Saturday, September 26, 2009

Getting to Essaouira OR The Part When I Become a Tourist

September 19, 2009

Our travel plans: Ten of us new teachers from the school decided to travel from Casablanca to Essaouira for the 4-day Eid weekend (a Muslim holiday). We took at 4:58am train to Marrakech. From the train, we enjoyed a sunrise over the dry, rolling hills of Morocco. We see giant cactus plants that serve as fences, stone homes, shepherds with sheep.

Left to right: Jim, Jenny, Philippe, Rohan, Linda, Tom, Will, Pauline

In Marrakech, we waited in a slow line only to find that the daytime busses to Essaouira were too full for ten of us. So, Philippe haggled with a cab driver to get us a ride; this included walking away “angrily” to consult with the group. We ended up paying a reasonable price for the 2½ hour drive, and crammed 5 people each into cars that by Moroccan standards, should hold 6 plus a driver. (By US standards, that would be 4 plus a driver).

As we drove, the street traffic changed. Donkeys carried people and wide basket loads. Horse or donkey-drawn carts held people and goods. Venders sold Moroccan lamps or fruit on the side of the road. You could see any type of person on the side of the 2-lane highway, from boys carrying baskets to old ladies hobbling on canes.

We approached the Argan trees that I have been curious about. The Argan trees only grow in Morocco; they survive despite the harsh climate. When the trees’ nuts are in season, goats climb up the trees to eat the nuts. After the nuts have gone through the goats’ digestive system, they are ready for human use. Argan oil is among the rarest oils in the world, and here we use it for eating and for the skin. Tom and I enjoy buying Argan oil mixed with honey and almond butter- it is called Amrou and is delectable.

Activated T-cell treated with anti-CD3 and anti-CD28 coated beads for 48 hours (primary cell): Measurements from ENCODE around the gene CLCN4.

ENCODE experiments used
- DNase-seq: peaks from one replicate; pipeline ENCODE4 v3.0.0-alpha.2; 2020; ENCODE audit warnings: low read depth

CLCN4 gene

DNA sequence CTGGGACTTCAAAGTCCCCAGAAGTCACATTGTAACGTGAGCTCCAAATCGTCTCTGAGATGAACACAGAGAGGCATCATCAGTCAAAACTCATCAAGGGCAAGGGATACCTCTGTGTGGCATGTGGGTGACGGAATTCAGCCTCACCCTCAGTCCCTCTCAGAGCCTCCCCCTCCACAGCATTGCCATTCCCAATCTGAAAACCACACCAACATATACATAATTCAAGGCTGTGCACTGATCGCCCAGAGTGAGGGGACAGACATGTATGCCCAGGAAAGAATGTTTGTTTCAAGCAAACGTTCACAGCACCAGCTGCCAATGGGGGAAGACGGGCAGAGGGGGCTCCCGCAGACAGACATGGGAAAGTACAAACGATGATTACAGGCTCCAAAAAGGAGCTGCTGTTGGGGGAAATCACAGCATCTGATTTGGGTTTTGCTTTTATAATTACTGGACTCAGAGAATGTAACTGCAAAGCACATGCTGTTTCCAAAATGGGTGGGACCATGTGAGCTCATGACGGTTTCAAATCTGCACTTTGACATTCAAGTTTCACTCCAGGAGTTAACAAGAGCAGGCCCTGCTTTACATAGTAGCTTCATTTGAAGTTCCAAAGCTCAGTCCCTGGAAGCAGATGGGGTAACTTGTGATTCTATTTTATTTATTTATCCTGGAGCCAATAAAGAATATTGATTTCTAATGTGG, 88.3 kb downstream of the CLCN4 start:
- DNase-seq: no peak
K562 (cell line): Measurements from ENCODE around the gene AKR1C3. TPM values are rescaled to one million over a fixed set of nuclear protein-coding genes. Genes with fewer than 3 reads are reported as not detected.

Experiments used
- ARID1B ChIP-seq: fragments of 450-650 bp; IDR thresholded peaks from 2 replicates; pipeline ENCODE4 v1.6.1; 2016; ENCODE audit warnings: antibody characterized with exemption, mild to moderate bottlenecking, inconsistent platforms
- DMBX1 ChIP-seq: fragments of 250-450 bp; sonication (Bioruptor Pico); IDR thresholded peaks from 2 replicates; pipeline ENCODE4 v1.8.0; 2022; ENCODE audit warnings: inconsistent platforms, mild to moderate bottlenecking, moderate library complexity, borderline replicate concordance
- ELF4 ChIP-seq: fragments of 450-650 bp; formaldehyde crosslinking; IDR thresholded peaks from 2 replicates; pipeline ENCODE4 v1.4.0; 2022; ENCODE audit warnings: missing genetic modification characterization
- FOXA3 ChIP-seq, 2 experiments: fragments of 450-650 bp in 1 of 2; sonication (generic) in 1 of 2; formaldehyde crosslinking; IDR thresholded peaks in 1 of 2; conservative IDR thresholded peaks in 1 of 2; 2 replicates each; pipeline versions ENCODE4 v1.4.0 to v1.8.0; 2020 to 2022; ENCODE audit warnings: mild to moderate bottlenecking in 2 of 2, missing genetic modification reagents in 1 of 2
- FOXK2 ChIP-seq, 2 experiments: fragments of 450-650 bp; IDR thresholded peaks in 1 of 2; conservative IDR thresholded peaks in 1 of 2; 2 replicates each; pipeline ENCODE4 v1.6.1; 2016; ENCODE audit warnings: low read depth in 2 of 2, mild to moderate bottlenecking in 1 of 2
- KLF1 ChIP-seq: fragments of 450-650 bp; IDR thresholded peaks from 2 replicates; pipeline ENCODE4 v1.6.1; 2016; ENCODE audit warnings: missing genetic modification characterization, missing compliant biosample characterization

The taxi driver pulled over, and we got out of the car to see three goats in an Argan tree. Mind you, the men trying to make money off of people like me put them there, but I couldn’t resist a photo opportunity…

There are many women’s co-ops in the area for producing and selling Argan products, and we stopped at one such co-op. The women let me photograph them working, and one woman was so kind as to offer me a gift of nuts and let me try to break them apart with the rock. My Argan-cracking skills are poor, but she was nice to me anyway.

Our first evening in Essaouira was pleasant. After a 25-minute wander through the medina trying to find our apartments, we spent the rest of the evening enjoying a sunset from the roof.

A bit of history: Essaouira is also known as Mogador (as named so by the Portuguese). We are told that hundreds of years ago, shipwrecked victims were held for random at this central location. Different groups of people since the 7th century BC have called the location a base, port, and spot of trading. The city was built in 1760 by a sultan and designed by a French architect. Remnants of Spanish cannons and Portuguese structures are everywhere. The old architecture, the comfortably-planned medina, and the Moroccan locals combine to make this a fascinating place.

Boys fishing in the port

A view of Essaouria from the Port

Tom in a Medina. The walls are crooked! We loved the architecture here- no standard sizes for doors, windows, or stairs.



  1. I love the photos. I just grossed out Brennan and Shane with your explanation of Argan nuts and goat poop :) Hope you get to take a free trip to Spain with your kids!

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